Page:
First things first: The decision to attend a creative writing MFA program is not, despite what some people may have told you, the most important decision you’ll ever make. Picking the programs to which you will apply isn’t either. Ditto the final choice of which program to attend. The secret to your success as a writer more than likely does not reside in the hallowed halls of an MFA program. No matter how many connections you make or how much good advice you take, the real work of being a writer is done not around the workshop table but in your heart and in your mind. (And if you’re a real writer, you’ve been using those two things long before coming to this set of decisions—and will continue using them long after.)
No, these aren’t life’s biggest decisions, but they will undoubtedly have a significant impact on both your immediate future (two or three years, depending) and your long-term outlook on your literary life, so it’s important to proceed with an open mind and a clear set of objectives. The program you choose will affect where you live, how much money you spend, whom you will be studying with, the quality of your job prospects once you graduate, and so on. That’s why we’ve put together this annual guide: to provide a spark for the deep thinking and serious consideration that the process requires and to help prospective students track down the necessary information that will aid their decision making.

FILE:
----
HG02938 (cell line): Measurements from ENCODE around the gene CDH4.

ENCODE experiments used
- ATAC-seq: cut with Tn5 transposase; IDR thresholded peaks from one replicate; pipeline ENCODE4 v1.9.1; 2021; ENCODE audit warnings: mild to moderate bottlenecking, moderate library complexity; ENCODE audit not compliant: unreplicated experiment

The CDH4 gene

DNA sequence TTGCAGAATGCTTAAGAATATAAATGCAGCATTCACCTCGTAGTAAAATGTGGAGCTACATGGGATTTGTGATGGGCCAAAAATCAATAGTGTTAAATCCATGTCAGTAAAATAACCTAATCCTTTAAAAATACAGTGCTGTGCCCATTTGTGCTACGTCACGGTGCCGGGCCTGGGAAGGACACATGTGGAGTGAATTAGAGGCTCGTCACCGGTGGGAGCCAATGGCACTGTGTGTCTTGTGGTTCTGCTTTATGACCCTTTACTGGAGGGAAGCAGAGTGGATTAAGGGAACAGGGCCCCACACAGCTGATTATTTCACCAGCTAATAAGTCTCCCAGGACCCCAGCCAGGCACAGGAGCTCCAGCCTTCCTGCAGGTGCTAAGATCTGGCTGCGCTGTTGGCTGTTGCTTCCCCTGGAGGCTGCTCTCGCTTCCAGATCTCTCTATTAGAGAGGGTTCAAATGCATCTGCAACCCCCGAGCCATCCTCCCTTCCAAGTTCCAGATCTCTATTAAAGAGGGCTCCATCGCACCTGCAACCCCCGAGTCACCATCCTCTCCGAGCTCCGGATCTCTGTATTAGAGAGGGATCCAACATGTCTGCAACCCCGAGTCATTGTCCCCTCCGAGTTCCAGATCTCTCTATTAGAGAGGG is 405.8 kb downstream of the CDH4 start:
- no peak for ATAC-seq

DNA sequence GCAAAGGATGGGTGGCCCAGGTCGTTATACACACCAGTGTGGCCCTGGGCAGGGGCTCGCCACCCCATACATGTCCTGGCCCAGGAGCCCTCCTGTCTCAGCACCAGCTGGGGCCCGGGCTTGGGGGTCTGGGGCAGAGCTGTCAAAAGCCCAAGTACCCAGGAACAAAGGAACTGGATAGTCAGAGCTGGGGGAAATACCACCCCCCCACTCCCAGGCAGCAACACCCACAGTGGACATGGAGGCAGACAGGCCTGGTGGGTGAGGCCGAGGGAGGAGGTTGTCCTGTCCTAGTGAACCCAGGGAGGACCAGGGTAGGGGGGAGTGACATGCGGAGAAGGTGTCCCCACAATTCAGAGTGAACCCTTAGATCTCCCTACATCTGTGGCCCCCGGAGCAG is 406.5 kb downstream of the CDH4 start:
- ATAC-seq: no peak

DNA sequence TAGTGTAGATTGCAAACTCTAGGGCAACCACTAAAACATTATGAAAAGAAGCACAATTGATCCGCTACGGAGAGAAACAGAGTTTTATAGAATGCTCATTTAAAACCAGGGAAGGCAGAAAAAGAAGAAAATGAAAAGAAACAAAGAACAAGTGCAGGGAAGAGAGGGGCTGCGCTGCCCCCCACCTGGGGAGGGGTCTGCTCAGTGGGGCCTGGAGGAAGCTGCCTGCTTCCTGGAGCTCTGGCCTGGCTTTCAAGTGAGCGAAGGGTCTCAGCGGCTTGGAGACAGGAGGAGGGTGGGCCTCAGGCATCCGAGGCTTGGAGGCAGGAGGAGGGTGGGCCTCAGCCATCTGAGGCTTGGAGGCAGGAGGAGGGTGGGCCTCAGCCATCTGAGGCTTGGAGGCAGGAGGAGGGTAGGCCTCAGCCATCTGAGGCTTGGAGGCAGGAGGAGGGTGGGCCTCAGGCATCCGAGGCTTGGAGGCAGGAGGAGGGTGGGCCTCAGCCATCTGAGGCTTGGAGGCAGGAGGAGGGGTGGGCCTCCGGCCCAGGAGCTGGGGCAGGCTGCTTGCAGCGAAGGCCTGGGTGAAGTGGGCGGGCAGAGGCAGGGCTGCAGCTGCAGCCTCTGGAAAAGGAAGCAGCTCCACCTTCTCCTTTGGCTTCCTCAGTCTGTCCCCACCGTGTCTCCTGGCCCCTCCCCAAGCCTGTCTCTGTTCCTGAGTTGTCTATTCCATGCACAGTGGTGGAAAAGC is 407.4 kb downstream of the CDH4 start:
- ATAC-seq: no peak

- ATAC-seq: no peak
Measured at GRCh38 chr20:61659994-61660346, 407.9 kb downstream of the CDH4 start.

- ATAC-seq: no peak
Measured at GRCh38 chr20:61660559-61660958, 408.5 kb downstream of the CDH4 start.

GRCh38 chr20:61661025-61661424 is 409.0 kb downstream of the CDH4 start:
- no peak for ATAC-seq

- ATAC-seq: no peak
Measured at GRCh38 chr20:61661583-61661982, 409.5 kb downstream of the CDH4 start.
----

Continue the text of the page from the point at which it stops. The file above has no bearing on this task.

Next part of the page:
Start with the 2012 rankings of the top fifty full-residency MFA programs in the country—or, if you’re looking to take the low-residency route, the top ten low-residency programs. (And if you’re considering a doctorate, check out the brand-new ranking of the top fifteen PhD programs.) These rankings are chock-full of valuable information, including program length, class size, available funding, cost of living, and teaching load, and they will serve as a good foundation for further individualized research. To learn about how the rankings are compiled and why, read the FAQ; for more information on the demographics of the surveyed applicant group, see "2012 MFA Rankings: The Methodology"; and for a look at how all graduate writing programs measure up, visit a ranking of the remaining eighty-one full-residency programs, a ranking of the remaining thirty-nine low-residency programs, and a ranking of the remaining sixteen doctoral programs.
We’ve also asked directors, coordinators, and professors of MFA programs to offer some advice for students trying to decide which programs are best for them. And don't miss our slideshow featuring the MFA students and graduates on our cover; read their opinions about what matters most in a graduate program.
We hope you’ll find these resources to be a useful guide. Best of luck.